Hilltop Diary, November 22, 2019

It has been over a week of mostly low-grade colds here at Hilltop, and we’re about ready for that to abate altogether, perhaps after a few more days. Crystal and I are thankful to have each other to alternately nurse each other from moment to moment, though she’s had to power through teaching school all day, while I get to work at home on my projects. We made dinners easy this week by cooking a whole turkey breast we could eat all week with veg from our farm co-op. But Crystal seems to wave her wand and produce remarkable cakes for special meetings of the teachers, which they gobble up and rave about. I get to lick the beaters.

It was a pleasure talking to Michele and Todd on Los Angeles Catholic Radio about my book, The Sound of Beauty. You can see and hear a replay here, starting at about the 25 minute mark:  https://www.youtube.com/watch?v=QYTcI52ziyc

Today I’ll be live on “The Catholic Current” with Fr. Robert McTeigue airing in eight northeast and mid-west states, at 4:30 Central, 5:30 Eastern, at:  https://www.thestationofthecross.com/

UPDATE: Today’s interview is now on podcast at http://s3.amazonaws.com/TheStationoftheCross/Podcasts/TheCatholicCurrent/2019/November/TCC-112219.mp3 starting at about 29 minutes into the program

I recorded a video interview with “Rome Reports” about the book, which will appear soon on their site and in their TV markets, stay tuned if you watch them.

I’m excited to announce that four days ago I signed a contract with PARMA Recordings (who issued The Sea Knows) to release a new album of my newest works in 2021.  Details will, of course, be shared as they come up.  Here is a mockup of a front cover design that I will give to them, but their art department will then create a much more impressive and beautiful one, like they did for The Sea Knows.

My musical theater show, Dear Miss Barrett, is now being considered for a production in Vermont, and we’ll just wait and see if the theater gives us a go for summer 2020.  This would give us the first chance to do a fully staged production of the entire show and get a good video of it to show other producers. Stay tuned here for any news, and on the Dear Miss Barrett page on this site.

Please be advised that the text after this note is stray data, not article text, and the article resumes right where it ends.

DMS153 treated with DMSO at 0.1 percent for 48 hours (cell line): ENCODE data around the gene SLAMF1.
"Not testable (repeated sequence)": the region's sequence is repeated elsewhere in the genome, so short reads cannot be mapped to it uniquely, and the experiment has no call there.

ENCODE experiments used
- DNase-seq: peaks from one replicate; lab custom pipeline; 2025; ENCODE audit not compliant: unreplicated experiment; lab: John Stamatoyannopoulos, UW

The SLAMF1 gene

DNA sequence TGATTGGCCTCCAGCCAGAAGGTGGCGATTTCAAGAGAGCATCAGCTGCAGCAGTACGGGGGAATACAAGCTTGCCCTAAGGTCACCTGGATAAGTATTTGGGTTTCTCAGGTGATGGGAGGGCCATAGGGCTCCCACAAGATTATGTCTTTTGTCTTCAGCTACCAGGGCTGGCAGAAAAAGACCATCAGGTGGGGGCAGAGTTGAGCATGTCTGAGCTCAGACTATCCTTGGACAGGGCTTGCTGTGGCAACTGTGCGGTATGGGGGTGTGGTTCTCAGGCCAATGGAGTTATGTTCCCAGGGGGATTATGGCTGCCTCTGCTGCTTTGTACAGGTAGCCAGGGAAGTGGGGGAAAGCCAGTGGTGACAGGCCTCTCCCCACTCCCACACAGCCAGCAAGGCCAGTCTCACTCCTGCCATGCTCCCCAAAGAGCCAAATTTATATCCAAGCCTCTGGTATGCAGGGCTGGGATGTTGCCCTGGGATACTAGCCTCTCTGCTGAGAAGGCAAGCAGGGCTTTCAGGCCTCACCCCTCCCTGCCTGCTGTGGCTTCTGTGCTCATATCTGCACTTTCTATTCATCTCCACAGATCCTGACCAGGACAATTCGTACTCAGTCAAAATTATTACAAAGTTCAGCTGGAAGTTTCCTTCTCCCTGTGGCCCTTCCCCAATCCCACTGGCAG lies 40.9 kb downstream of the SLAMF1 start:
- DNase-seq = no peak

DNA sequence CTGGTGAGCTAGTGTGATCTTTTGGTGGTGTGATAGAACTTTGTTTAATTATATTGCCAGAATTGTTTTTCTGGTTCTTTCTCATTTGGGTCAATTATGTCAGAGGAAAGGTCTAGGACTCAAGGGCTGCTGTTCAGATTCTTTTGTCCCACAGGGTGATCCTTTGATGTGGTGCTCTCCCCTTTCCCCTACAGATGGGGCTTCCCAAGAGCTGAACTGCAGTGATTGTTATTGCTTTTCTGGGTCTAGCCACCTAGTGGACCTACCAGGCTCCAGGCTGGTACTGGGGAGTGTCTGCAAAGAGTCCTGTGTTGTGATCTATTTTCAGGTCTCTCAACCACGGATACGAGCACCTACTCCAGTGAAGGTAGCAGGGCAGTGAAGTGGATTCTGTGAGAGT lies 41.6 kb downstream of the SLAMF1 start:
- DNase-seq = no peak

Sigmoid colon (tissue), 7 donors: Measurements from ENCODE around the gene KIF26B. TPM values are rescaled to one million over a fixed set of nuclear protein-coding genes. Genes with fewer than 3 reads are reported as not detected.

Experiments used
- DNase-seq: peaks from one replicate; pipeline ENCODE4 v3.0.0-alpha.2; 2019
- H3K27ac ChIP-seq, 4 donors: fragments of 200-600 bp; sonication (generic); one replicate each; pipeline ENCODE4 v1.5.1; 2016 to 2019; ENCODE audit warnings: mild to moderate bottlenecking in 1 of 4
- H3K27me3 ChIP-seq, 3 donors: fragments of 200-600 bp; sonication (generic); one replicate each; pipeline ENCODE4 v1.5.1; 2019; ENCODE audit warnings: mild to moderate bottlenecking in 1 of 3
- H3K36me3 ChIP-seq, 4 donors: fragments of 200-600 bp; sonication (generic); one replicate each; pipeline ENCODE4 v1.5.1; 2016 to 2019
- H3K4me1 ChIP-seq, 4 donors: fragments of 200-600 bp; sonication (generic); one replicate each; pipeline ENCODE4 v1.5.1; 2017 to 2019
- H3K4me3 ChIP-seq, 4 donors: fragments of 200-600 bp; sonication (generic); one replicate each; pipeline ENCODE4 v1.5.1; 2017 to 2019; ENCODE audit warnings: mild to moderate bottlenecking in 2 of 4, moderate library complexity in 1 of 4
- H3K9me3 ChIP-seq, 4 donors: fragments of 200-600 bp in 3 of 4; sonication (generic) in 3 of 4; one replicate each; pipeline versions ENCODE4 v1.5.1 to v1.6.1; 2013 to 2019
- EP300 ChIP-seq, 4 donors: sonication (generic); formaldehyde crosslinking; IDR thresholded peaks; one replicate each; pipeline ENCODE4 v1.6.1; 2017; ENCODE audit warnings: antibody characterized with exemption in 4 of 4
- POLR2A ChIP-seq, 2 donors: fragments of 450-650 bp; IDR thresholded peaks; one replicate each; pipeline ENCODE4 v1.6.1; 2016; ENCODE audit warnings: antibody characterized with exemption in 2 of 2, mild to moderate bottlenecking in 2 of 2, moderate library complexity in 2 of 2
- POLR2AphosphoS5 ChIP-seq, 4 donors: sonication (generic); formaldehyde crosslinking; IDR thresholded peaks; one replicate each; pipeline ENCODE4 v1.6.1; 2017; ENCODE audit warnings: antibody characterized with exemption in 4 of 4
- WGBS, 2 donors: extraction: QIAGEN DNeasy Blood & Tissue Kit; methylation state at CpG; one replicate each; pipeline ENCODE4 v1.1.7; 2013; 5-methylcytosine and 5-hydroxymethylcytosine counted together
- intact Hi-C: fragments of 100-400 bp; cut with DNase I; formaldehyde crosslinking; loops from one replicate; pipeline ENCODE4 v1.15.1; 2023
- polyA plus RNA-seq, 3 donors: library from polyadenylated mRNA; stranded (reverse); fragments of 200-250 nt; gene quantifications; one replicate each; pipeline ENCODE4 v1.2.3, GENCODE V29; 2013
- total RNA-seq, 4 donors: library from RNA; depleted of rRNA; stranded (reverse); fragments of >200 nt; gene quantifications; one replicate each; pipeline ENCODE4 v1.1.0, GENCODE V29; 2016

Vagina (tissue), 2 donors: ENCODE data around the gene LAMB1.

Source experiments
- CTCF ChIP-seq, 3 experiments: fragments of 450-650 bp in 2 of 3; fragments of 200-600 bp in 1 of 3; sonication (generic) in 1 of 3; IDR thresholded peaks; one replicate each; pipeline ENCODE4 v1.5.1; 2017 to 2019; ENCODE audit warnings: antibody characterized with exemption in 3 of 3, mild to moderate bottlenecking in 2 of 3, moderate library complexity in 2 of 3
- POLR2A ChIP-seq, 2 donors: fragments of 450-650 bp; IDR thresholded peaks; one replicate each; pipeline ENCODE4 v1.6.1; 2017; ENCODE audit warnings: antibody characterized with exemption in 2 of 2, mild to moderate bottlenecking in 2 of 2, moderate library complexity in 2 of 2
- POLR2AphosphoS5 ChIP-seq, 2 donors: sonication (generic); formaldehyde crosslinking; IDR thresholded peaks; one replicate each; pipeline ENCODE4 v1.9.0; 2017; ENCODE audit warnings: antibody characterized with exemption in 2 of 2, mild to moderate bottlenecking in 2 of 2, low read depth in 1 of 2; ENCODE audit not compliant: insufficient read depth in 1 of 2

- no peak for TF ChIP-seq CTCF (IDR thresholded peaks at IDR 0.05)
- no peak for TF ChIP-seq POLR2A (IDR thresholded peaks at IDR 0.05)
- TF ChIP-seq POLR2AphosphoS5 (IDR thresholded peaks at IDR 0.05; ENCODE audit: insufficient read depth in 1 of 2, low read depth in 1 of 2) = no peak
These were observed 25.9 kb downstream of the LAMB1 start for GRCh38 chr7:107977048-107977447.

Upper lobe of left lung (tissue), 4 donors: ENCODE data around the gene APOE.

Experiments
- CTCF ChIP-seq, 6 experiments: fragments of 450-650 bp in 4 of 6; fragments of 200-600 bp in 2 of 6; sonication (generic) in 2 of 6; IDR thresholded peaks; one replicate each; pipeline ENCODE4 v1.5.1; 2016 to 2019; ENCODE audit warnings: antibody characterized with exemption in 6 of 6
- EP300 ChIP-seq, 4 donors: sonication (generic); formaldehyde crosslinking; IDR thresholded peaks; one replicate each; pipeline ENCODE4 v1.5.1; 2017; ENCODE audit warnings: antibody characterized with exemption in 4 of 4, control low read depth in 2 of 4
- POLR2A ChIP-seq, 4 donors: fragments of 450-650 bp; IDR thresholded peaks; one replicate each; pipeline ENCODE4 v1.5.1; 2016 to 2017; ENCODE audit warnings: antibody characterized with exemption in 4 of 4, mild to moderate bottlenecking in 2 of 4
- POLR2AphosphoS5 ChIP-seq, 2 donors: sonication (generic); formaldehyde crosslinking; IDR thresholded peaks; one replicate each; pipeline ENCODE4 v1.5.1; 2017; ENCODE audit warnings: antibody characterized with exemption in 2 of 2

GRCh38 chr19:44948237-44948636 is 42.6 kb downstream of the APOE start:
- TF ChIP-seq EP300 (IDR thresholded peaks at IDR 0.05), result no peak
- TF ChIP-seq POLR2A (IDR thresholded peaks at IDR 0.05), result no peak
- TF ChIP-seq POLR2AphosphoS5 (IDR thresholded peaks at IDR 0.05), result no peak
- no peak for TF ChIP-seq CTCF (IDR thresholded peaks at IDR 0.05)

Work editing the third movement of my symphony continues, and I’ve been secretly tinkering with writing a novel, but only written about 5,000 words during the odd spare moment, which I guess isn’t so secret now. We shall see in a year or so if anything worthwhile comes of it. No, you won’t get a peep about what it’s about, till then, if ever. Not to jinx it.

I’ve been gearing up a bit for my return to teach my last semester at Vanderbilt University before taking an early retirement to stay on top of all these projects, and got my new syllabi posted online this week. It will be spent teaching five private lessons in composition a week plus two courses:  Orchestration and Advanced Orchestration, both concerning the thing I most enjoy doing myself, composing for orchestra!  That will take a few hours on Monday, Wednesday, and Friday, and the rest of the week will be devoted to, you guessed it, composing for orchestra — the last 12-minute movement of my 44-minute symphony (see album cover above). For the advanced class, I ordered and received my fresh copies of three scores we will study:  The Planets by Holst, Daphnis et Chloe by Ravel, and The Rite of Spring by Stravinsky. I own these but needed to buy the same edition that the student will have, so we can all be on the same page, literally.

This week, I finally finished reading The Two Towers, second in the Lord of the Rings trilogy, whew! Now enjoying, before moving to the third book, Frodo’s Journey by my friend Joseph Pearce, a Tolkien expert, to learn more about the symbolism in the trilogy. I tried to listen to Chesterton’s The Man Who Was Thursday on CD’s from the library, but the smooth British accent of the man reading it proved to be an instant way to go to sleep, literally, even during the day, so I gave up. I recommend it to cure insomnia, though! Will try to read the book instead!

So where do I find the time for all of these things? I’m blessed to have more time during 9 to 5 than many people and am not raising children, but it is still true that I have to do things like “turn off the TV”. Especially cable news can be a waste of time, because it often is repeating the same things over and over with nothing new to report. Try to use the time you do have to its best advantage. I have found that my prayer time each day does not detract from the time I have to do things, but somehow seems to multiply it, maybe because it gives me the peace of mind to be more productive.

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